After an overdose: Miami researchers study opioid overdose effects on the brain in ongoing drug crisis

By Shavon Anderson, university news and communications

More than 130 people per day die from an opioid overdose, according to the Centers for Disease Control. At the current rate, you’re at greater risk of dying from an opioid overdose than you are from dying in a car accident.

Even with the continued push to make naloxone, a medication used to combat an opioid overdose, more accessible nationwide, agencies still struggle to contain the scope of the drug epidemic.

A headshot of Matthew McMurray, assistant professor of psychology at Miami University.Matthew McMurray, Miami University assistant professor of psychology, understands the problem.

Matthew McMurray, Miami University assistant professor of psychology.

“The stats we know about naloxone use by regular people are from the CDC as well, and estimate that about 26,000 lives were saved by lay person administration from 1996 to 2014,” he said. Those numbers exclude trained medical personnel and law enforcement, and McMurray believes the figures are likely underestimated.

McMurray heads a lab at Miami which researches addiction by using animal models. Inside the lab, his team of undergraduate and graduate students create specific conditions to pinpoint leading addiction factors like family history or upbringing.

In response to the opioid crisis hitting southern Ohio, McMurray’s team decided to look at overdoses through a different lens. They found that most research focuses on prevention and how to keep people from becoming addicted in the first place. It ignores a key question: What happens after someone overdoses and gets revived?

“We just don’t know what an overdose is actually doing to you,” McMurray said.

The lab received grant funding from Miami’s College of Arts and Science to gather preliminary data on whether there are any long-term neurological effects.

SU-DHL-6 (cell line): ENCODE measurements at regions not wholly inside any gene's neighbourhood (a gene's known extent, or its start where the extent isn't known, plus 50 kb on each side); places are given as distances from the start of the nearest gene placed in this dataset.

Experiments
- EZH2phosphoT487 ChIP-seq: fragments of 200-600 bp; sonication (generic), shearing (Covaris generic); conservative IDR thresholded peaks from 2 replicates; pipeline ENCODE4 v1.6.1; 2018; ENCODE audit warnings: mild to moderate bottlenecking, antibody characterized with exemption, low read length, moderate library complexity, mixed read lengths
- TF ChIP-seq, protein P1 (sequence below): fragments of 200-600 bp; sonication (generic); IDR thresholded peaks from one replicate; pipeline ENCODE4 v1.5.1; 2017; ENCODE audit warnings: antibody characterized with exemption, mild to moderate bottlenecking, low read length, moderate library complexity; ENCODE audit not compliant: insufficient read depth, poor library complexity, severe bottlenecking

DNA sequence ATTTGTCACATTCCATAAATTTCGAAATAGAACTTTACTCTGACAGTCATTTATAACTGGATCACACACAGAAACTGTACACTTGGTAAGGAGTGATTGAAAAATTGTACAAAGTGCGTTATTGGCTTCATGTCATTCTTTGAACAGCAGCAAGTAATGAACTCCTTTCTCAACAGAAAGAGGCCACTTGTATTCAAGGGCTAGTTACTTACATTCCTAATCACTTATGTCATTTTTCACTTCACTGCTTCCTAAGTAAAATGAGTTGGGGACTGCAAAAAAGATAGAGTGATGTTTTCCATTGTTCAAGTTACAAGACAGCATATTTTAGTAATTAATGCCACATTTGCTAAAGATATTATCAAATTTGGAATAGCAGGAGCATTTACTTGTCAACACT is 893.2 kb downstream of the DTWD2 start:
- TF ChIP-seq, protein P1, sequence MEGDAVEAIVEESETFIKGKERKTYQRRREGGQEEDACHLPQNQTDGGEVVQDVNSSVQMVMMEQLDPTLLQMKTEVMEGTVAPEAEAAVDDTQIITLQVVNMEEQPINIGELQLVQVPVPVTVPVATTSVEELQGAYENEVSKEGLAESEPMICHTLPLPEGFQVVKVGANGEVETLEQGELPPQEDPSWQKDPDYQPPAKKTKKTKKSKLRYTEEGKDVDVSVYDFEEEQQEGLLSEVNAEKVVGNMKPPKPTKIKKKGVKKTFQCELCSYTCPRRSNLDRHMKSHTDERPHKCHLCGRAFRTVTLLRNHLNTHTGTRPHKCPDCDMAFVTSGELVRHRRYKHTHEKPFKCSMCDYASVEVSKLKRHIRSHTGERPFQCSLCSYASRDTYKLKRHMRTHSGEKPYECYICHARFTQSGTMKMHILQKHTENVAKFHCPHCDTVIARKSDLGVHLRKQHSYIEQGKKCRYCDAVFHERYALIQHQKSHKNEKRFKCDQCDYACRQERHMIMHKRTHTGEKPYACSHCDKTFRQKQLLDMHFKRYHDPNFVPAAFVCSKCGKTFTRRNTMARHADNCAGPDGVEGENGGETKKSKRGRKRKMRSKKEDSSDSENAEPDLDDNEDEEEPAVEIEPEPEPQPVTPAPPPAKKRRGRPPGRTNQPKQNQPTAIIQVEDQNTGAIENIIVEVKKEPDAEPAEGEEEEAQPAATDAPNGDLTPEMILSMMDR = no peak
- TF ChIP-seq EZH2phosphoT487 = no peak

To get more information on prevention and treatment, researchers need to understand how surviving an overdose changes the brain. The team’s research will reveal potential deficits in decision-making, memory or motor skills. McMurray points to possible cognitive changes that can cause depression, anxiety or other disorders.

Any findings could also shed light on reports of increased risk of relapse in survivors, which creates challenges for addiction treatment.

Right now, there’s no system to track survivor outcomes. Many overdoses happen in the home, and according to McMurray, witnesses fear the criminal punishment often connected to calling emergency services. The availability of naloxone over-the-counter in areas like Butler County offers a short-term fix.

“More people survive overdoses, which is wonderful. The goal is to reduce death,” McMurray said. “But because users aren’t being treated in a hospital-based setting, there’s no one to provide follow-up care.”

It’s still early in the research process, but the goal is to identify which issues, if any, do exist after an overdose. Once those issues become known, the research can be used to shape treatment.

“Like we can prevent death with naloxone, perhaps we can give another medication to prevent the brain damage that users experience,” he said.

McMurray acknowledges that the results won’t offer a definitive answer to the issue, but he sees the final report as an opportunity to shed light on what could be happening and provide information on next steps. The findings have value in determining how to mitigate long-term harm for overdose survivors as part of a broader, comprehensive plan.